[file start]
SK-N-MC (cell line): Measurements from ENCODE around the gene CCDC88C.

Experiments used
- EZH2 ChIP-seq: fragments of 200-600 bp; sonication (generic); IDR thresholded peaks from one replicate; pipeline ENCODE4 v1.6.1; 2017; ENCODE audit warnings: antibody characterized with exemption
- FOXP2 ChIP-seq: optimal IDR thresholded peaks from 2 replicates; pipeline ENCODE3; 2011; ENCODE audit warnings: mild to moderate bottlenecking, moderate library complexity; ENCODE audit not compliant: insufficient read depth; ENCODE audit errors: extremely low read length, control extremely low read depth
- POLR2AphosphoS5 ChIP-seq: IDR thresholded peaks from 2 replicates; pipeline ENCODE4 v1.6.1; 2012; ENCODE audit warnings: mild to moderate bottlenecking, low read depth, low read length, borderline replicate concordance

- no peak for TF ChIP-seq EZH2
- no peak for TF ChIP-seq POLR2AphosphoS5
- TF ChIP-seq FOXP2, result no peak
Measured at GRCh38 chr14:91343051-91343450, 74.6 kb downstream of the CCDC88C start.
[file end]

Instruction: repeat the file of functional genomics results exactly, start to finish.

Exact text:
SK-N-MC (cell line): Measurements from ENCODE around the gene CCDC88C.

Experiments used
- EZH2 ChIP-seq: fragments of 200-600 bp; sonication (generic); IDR thresholded peaks from one replicate; pipeline ENCODE4 v1.6.1; 2017; ENCODE audit warnings: antibody characterized with exemption
- FOXP2 ChIP-seq: optimal IDR thresholded peaks from 2 replicates; pipeline ENCODE3; 2011; ENCODE audit warnings: mild to moderate bottlenecking, moderate library complexity; ENCODE audit not compliant: insufficient read depth; ENCODE audit errors: extremely low read length, control extremely low read depth
- POLR2AphosphoS5 ChIP-seq: IDR thresholded peaks from 2 replicates; pipeline ENCODE4 v1.6.1; 2012; ENCODE audit warnings: mild to moderate bottlenecking, low read depth, low read length, borderline replicate concordance

- no peak for TF ChIP-seq EZH2
- no peak for TF ChIP-seq POLR2AphosphoS5
- TF ChIP-seq FOXP2, result no peak
Measured at GRCh38 chr14:91343051-91343450, 74.6 kb downstream of the CCDC88C start.